The Substitute: swai fish
Along with basa and tra, two related varieties also appearing at more and more stores, belong to what’s called the Pangasius family and they’re similar in character to catfish. In fact, the Monterey Bay Aquarium in California, which has an authoritative site that tells you everything you ever wanted to know about the fish that end up on our dinner plates, describes swai as a river-farmed catfish, sometimes simply referred to in the U.S. only as catfish.
Swai is a white-flesh fish (typically available in fillet form) with a sweet mild, taste and light flaky texture that can be broiled, grilled, or coating with bread crumbs and fried, according to experts. It can be prepared simply, but also takes well to sauces. A 3.5-ounce serving of plain fish contains around 90 calories, 4 grams of fat (1.5 saturated), 45 grams of cholesterol and 50 milligrams of sodium.
The swai fish, unlike catfish which are found in ponds, is found in the rivers of Southeast Asia, particularly Vietnam. If you don’t find the label swai fish in the local supermarket, it is called and labeled by other names–shark catfish, or striped catfish. I typically do not like fish. However, I love this one! It is light-tasting, and, in my opinion, does not have that 'fishy taste.' I serve this fish with English peas or green beans and wild rice or rice pilaf.
Swai fish may also be added to other dishes. The nuggets may be cooked and then tossed with pasta and other seafood for the perfect, healthy, and filling seafood pasta. This fish flakes quite easily and with the perfect mix-ins and some bread, it can be made into a sandwich. It may also be made into an open-faced sandwich by adding some olive oil, olives, cheese, and probably a bit of capers. Some recipes may even be developed on your own as you get to know this fish better.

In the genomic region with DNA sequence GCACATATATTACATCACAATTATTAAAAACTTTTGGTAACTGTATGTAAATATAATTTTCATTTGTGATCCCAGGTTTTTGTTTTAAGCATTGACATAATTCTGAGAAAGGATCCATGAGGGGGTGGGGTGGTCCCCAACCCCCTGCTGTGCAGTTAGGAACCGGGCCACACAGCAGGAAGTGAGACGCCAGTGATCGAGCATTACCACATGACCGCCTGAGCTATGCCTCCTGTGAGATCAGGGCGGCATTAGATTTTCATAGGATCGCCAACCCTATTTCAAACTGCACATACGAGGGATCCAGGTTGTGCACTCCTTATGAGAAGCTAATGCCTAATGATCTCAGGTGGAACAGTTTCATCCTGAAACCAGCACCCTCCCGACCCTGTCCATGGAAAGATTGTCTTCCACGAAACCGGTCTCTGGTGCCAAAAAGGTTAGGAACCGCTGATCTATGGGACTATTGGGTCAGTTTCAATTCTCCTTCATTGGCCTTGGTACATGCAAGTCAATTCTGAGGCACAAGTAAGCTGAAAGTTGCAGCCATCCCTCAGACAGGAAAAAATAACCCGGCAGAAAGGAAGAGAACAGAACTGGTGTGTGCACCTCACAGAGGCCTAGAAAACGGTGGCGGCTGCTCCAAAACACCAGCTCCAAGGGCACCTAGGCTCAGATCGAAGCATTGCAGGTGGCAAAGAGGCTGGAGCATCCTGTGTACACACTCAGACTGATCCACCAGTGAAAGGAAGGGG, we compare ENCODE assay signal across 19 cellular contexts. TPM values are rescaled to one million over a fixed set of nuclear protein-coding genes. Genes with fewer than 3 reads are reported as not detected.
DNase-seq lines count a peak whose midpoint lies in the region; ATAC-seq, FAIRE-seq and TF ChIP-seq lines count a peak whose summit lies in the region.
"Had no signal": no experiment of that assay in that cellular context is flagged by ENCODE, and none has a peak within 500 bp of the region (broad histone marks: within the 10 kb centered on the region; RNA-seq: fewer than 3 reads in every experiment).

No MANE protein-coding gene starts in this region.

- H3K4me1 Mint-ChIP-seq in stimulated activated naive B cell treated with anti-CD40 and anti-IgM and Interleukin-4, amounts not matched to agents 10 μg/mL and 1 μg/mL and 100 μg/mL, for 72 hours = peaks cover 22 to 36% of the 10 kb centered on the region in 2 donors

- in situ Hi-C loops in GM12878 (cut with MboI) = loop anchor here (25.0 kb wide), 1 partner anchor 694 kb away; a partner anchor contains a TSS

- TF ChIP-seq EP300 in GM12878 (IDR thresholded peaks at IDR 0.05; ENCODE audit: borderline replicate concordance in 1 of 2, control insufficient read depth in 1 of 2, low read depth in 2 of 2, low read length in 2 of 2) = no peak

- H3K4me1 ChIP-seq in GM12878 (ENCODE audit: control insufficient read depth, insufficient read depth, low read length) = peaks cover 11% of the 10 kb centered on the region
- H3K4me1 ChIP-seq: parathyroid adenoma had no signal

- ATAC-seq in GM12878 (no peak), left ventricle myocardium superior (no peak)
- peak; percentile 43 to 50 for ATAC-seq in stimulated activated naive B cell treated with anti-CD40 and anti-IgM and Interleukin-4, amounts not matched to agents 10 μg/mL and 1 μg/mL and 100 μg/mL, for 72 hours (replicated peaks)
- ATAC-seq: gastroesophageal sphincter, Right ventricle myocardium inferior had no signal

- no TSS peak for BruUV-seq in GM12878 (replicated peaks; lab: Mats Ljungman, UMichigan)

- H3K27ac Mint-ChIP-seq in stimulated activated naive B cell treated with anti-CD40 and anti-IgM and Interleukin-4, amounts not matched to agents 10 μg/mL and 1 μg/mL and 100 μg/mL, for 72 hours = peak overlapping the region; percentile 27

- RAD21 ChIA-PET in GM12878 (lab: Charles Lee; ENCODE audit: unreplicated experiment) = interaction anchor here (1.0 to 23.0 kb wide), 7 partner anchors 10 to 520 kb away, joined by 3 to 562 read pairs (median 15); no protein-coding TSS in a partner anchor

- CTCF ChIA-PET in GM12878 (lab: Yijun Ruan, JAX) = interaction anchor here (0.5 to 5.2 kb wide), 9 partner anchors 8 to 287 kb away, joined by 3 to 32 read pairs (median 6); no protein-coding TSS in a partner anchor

Swai fish is a perfect alternative to the usual food fish, just to give the menu planning a bit of variety by introducing more fish to the list. This is a fish easy to cook, even with novice cooks starting out in the kitchen as it goes well with a variety of other ingredients and can be cooked using a lot of cooking techniques.
Seasoned Swai Fish Fillet
4 (4 ounce) fillets swai fish
2 tablespoons margarine
1/4 cup dry white wine
1 tablespoon lemon juice
1 tablespoon chopped fresh cilantro (optional)
1 teaspoon minced garlic
1 teaspoon salt
1 teaspoon ground black pepper
1 teaspoon paprika
Preheat oven to 350 degrees F (175 degrees C). Spray a shallow pan or baking sheet with cooking spray.
Place fish fillets into the prepared pan.
Heat margarine in a saucepan over medium heat. Mix white wine, lemon juice, cilantro, garlic, salt, and black pepper into the melted margarine; simmer sauce for 2 minutes.
Generously glaze sauce over fish fillets. Sprinkle fillets with paprika.